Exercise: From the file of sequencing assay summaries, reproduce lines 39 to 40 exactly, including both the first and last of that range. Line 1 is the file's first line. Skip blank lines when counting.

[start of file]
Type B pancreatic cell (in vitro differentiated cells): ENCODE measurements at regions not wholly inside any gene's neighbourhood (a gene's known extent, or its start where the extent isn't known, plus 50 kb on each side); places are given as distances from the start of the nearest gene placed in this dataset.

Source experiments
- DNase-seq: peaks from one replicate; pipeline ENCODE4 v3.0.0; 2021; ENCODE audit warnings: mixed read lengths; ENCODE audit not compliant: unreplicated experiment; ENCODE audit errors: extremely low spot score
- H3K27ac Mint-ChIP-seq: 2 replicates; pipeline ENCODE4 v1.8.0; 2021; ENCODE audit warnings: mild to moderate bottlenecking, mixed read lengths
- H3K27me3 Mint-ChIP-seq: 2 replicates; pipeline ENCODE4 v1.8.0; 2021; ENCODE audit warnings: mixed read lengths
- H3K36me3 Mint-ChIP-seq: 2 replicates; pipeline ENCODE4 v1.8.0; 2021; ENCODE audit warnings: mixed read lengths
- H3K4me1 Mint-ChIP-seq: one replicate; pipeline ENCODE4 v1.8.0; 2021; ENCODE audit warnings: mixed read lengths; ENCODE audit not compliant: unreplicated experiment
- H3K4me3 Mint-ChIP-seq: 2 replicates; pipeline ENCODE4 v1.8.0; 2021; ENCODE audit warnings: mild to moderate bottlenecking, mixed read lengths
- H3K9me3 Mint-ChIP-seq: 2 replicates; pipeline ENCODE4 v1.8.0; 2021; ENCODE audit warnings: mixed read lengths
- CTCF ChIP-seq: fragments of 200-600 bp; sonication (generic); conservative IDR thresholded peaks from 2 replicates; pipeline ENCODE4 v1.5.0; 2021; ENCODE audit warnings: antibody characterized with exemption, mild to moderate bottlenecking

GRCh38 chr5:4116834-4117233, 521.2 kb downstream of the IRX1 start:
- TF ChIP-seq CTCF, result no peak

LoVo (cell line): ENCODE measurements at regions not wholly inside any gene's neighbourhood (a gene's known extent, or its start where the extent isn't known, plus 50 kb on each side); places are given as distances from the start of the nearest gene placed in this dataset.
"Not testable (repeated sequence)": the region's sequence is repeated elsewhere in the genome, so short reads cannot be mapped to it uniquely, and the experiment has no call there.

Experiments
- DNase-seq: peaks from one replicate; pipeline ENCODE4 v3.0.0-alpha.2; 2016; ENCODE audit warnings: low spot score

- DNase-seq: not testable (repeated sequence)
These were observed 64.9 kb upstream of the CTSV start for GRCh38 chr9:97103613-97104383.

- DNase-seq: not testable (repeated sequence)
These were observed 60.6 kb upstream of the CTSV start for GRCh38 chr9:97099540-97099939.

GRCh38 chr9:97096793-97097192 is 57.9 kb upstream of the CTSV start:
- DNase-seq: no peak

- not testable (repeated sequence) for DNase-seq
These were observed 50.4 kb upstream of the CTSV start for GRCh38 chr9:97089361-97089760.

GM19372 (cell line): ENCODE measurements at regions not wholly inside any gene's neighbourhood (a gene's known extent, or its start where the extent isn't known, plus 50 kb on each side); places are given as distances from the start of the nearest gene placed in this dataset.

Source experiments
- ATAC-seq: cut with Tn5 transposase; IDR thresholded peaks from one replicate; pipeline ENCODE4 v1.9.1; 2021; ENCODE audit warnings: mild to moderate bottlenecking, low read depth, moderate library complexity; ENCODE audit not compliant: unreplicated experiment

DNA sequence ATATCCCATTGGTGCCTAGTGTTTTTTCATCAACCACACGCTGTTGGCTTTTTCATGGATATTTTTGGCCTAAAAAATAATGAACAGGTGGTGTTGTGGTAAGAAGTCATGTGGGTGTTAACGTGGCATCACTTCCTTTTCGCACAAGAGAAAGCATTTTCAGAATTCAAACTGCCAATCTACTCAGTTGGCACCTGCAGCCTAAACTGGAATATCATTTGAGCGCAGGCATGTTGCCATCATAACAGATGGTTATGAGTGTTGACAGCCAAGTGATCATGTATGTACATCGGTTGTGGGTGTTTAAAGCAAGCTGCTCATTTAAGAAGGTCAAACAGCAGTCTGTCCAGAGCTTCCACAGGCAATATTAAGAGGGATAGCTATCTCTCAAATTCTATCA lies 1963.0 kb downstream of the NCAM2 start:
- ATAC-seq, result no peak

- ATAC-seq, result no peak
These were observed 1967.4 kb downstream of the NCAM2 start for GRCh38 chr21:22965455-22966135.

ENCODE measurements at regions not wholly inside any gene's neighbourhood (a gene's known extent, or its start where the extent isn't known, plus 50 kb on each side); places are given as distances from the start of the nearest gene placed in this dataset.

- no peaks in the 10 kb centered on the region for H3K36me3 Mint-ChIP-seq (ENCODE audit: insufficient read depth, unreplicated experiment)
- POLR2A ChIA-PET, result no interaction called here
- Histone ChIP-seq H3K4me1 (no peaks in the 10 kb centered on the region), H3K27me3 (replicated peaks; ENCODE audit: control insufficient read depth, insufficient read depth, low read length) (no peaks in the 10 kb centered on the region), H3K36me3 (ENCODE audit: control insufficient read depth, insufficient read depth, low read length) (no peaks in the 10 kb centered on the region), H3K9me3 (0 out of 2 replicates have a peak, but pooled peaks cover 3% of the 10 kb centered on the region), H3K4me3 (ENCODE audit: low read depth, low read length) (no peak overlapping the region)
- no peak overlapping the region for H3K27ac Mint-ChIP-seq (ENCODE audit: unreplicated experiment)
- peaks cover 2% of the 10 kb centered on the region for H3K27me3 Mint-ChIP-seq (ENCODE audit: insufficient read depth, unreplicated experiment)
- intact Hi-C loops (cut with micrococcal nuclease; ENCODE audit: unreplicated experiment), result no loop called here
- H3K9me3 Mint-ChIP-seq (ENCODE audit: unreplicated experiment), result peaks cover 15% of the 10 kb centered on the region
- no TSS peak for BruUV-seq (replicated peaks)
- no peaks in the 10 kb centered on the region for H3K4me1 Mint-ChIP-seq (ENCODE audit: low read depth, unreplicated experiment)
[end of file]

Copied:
- H3K9me3 Mint-ChIP-seq (ENCODE audit: unreplicated experiment), result peaks cover 15% of the 10 kb centered on the region
- no TSS peak for BruUV-seq (replicated peaks)